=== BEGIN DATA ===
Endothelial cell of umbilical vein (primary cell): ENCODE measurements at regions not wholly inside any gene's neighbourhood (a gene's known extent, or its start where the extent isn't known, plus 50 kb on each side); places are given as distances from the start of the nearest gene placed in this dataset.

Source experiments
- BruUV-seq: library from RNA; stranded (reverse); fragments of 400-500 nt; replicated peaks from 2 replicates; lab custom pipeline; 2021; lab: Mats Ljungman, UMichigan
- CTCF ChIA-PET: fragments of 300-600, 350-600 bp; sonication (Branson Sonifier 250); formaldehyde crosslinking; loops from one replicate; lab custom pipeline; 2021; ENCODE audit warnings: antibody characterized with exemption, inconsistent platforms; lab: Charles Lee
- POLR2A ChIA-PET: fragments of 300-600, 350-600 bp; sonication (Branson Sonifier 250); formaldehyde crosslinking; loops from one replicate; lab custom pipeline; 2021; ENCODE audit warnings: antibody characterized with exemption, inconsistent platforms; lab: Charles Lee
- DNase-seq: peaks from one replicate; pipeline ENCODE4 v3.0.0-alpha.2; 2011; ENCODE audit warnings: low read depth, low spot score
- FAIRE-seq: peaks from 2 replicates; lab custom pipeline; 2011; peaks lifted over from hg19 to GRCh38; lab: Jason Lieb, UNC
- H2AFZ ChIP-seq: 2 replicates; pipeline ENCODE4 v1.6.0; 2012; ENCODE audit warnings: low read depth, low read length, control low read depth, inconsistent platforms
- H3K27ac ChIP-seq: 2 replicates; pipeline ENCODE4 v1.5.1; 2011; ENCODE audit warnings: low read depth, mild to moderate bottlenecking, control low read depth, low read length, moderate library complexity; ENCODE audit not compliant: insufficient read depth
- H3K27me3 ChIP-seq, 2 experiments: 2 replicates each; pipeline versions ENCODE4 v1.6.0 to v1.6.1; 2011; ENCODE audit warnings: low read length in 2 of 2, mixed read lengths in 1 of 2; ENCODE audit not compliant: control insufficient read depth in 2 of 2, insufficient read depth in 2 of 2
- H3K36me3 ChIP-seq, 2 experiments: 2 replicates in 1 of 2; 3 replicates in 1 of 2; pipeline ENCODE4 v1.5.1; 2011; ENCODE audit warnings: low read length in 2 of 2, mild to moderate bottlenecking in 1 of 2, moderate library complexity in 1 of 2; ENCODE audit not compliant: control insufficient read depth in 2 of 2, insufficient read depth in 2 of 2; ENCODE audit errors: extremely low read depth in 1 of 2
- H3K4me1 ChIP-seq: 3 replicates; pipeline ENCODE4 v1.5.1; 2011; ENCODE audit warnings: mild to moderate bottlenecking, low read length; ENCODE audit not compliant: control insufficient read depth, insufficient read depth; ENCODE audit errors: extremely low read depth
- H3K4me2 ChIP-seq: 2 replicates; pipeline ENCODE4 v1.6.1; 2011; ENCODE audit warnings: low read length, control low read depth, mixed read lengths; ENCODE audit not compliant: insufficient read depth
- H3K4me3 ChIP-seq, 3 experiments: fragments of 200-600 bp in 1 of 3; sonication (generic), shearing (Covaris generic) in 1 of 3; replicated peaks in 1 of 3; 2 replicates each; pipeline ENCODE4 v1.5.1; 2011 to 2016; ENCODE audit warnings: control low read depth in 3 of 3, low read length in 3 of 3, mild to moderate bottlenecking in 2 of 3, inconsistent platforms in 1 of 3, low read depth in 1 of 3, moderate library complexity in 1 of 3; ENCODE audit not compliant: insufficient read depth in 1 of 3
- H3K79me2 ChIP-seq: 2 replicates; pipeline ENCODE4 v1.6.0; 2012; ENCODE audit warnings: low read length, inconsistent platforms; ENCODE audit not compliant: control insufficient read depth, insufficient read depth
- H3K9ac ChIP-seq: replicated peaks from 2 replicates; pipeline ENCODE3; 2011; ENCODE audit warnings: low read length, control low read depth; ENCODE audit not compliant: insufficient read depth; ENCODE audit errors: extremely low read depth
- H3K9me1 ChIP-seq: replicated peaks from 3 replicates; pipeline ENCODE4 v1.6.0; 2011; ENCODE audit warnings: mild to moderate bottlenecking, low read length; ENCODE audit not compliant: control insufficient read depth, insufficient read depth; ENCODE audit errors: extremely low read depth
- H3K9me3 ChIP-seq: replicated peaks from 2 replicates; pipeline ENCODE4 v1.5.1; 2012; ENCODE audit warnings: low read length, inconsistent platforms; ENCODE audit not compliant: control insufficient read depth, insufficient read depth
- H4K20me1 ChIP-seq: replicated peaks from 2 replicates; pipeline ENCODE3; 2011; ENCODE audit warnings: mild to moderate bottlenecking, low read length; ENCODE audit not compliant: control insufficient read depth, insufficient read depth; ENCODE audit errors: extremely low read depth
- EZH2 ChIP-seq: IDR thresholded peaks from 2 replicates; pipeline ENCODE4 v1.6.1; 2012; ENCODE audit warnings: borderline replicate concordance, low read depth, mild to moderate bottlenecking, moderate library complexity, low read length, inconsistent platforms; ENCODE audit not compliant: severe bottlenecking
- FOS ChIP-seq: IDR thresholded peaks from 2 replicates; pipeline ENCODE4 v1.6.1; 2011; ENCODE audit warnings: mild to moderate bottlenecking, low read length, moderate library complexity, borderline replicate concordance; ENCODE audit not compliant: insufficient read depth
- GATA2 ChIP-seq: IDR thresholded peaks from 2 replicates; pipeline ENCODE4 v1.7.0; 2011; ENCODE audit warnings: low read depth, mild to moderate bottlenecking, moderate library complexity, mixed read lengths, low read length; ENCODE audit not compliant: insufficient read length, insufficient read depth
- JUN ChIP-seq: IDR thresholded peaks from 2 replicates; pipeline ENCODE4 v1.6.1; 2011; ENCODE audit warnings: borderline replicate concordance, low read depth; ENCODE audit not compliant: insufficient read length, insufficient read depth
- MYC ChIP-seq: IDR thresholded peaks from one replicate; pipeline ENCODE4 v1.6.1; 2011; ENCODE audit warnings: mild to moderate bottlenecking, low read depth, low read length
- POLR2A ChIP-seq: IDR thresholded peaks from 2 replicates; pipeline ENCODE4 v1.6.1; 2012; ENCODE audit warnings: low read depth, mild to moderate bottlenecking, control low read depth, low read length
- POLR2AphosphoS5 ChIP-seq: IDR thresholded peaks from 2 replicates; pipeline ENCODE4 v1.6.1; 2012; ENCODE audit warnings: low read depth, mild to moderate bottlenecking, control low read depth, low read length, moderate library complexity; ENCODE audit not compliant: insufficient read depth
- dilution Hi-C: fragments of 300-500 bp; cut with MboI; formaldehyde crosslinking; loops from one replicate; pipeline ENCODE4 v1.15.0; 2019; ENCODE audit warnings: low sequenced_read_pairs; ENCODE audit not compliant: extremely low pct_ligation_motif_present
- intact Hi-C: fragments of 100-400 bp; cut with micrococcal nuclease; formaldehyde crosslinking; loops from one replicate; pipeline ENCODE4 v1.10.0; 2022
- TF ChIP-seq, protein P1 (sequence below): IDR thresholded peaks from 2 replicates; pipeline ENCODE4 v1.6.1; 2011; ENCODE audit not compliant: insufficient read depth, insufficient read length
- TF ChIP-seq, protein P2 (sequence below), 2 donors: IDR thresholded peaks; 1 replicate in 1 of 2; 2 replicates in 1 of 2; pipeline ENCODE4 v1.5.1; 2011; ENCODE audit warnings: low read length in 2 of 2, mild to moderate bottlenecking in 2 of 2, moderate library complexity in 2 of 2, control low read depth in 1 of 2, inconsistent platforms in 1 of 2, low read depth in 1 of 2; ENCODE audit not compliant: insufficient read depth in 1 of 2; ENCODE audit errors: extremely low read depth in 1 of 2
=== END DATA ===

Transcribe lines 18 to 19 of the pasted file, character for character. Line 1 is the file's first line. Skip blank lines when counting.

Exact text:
- H3K9me3 ChIP-seq: replicated peaks from 2 replicates; pipeline ENCODE4 v1.5.1; 2012; ENCODE audit warnings: low read length, inconsistent platforms; ENCODE audit not compliant: control insufficient read depth, insufficient read depth
- H4K20me1 ChIP-seq: replicated peaks from 2 replicates; pipeline ENCODE3; 2011; ENCODE audit warnings: mild to moderate bottlenecking, low read length; ENCODE audit not compliant: control insufficient read depth, insufficient read depth; ENCODE audit errors: extremely low read depth